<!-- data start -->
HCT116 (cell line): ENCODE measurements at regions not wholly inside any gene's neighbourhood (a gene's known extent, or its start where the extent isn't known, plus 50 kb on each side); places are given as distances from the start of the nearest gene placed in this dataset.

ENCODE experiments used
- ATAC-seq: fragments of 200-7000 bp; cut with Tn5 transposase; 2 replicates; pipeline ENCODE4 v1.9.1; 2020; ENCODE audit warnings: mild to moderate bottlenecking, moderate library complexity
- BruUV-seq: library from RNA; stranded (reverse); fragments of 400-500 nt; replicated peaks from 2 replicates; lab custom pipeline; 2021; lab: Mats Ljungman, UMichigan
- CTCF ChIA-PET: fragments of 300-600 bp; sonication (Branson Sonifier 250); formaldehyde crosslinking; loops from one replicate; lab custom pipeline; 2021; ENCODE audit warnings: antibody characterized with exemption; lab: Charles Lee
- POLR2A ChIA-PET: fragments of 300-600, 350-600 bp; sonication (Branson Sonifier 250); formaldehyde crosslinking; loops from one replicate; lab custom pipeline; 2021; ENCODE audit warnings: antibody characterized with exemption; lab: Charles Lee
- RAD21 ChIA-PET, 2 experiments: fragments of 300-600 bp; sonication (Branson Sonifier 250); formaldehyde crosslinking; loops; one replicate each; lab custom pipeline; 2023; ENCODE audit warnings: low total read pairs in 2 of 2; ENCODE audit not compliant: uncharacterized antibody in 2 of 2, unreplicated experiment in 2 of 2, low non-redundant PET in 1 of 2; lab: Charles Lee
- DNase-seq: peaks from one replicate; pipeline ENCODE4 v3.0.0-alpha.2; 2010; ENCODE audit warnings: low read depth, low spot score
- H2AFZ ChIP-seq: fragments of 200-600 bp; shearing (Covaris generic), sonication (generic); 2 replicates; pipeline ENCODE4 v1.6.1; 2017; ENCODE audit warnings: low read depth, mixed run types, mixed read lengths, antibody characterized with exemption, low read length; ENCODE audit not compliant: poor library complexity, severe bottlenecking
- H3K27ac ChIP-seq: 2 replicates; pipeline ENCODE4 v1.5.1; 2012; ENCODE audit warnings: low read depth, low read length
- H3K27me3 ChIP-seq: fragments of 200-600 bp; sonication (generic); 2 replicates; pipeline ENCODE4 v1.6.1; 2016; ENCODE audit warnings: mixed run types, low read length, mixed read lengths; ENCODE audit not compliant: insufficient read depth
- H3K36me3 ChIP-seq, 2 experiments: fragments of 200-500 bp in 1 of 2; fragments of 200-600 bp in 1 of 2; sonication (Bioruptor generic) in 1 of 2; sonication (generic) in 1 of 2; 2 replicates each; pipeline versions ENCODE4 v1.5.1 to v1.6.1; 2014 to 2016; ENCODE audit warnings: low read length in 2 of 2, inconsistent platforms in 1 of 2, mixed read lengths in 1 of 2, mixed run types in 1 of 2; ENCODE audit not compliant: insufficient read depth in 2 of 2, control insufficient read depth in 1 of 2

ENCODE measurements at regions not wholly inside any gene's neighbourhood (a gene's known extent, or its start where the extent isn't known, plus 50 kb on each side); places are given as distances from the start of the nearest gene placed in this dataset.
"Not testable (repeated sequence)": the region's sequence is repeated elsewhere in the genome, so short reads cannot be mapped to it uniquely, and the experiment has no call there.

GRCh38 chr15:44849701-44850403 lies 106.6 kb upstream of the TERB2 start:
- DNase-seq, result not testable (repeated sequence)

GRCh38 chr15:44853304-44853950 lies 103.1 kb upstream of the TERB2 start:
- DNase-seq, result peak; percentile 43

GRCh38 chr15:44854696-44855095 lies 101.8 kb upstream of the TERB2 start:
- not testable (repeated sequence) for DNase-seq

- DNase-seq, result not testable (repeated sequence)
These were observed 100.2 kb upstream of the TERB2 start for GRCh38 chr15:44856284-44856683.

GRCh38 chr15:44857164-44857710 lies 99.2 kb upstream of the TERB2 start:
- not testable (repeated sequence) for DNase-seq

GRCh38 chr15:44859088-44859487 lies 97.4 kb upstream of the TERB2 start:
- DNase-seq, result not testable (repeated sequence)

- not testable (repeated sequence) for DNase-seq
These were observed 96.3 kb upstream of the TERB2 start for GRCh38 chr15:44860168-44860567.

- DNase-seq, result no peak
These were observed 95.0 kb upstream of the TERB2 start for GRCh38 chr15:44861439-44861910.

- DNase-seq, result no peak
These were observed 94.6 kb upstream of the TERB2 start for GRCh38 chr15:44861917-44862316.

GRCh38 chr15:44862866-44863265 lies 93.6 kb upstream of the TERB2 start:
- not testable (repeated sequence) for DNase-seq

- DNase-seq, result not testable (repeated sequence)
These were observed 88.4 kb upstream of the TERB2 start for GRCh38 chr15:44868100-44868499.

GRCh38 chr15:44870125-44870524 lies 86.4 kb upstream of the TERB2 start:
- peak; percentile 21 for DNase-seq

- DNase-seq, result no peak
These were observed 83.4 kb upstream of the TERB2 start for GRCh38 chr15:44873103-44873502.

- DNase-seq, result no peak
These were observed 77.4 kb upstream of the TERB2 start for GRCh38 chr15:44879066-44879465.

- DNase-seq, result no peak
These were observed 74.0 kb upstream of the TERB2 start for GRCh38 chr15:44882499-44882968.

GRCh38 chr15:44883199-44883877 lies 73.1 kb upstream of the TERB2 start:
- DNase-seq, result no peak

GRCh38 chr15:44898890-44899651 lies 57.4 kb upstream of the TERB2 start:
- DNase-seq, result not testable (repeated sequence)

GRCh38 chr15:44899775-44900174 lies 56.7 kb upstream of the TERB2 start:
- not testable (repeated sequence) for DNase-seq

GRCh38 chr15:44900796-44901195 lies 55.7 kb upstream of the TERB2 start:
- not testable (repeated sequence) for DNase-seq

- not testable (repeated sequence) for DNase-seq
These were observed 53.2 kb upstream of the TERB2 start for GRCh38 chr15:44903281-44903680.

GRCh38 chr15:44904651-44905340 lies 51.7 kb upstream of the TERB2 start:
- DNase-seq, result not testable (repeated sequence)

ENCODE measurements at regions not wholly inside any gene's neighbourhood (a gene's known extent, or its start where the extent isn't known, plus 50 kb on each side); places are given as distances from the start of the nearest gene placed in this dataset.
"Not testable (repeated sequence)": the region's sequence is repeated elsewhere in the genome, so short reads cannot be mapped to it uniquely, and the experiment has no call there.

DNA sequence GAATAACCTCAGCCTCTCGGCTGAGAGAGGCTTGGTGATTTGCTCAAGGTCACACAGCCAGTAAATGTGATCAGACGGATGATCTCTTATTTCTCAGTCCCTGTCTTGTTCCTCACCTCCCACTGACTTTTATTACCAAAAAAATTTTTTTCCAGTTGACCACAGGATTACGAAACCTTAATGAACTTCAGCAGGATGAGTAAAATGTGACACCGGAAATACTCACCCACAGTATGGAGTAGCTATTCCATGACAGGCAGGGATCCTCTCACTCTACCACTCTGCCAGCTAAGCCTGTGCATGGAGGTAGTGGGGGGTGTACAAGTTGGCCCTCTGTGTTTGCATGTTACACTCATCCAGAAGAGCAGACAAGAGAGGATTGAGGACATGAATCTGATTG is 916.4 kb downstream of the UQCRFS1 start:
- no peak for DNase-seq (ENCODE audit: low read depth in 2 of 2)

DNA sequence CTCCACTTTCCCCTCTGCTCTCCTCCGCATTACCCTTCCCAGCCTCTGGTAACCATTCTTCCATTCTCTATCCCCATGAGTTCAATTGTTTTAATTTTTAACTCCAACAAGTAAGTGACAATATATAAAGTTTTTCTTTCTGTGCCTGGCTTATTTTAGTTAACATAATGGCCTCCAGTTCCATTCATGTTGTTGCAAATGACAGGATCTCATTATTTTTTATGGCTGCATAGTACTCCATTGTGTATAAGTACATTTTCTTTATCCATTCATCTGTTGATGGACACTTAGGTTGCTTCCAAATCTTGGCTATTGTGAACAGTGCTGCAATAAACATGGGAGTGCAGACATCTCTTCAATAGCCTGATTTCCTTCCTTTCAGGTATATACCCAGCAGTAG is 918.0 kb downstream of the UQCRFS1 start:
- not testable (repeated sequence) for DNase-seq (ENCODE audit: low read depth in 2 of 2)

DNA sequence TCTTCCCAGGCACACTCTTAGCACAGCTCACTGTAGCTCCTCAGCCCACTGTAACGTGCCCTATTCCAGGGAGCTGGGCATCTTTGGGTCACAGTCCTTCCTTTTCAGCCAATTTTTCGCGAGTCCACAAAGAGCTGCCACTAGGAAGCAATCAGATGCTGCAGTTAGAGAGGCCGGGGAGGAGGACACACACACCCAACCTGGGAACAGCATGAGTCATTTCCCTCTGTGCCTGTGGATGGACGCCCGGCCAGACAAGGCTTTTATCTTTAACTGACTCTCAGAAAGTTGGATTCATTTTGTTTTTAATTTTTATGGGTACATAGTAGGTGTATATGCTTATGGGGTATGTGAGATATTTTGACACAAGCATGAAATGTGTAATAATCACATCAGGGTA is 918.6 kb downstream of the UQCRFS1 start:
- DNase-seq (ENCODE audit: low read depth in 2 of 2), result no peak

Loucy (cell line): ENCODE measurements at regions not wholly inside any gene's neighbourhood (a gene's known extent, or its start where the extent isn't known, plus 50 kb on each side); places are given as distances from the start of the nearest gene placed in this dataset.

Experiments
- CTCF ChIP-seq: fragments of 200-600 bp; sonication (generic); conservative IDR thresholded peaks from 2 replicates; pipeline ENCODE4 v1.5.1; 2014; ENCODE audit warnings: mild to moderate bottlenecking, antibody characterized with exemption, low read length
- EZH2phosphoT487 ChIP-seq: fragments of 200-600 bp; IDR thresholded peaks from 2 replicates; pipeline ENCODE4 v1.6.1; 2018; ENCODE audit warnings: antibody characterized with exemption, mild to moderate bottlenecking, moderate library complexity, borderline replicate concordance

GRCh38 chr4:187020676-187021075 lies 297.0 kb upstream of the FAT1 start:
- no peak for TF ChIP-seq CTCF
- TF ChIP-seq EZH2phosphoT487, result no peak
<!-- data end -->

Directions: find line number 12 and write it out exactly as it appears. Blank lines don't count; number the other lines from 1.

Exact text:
- H3K36me3 ChIP-seq, 2 experiments: fragments of 200-500 bp in 1 of 2; fragments of 200-600 bp in 1 of 2; sonication (Bioruptor generic) in 1 of 2; sonication (generic) in 1 of 2; 2 replicates each; pipeline versions ENCODE4 v1.5.1 to v1.6.1; 2014 to 2016; ENCODE audit warnings: low read length in 2 of 2, inconsistent platforms in 1 of 2, mixed read lengths in 1 of 2, mixed run types in 1 of 2; ENCODE audit not compliant: insufficient read depth in 2 of 2, control insufficient read depth in 1 of 2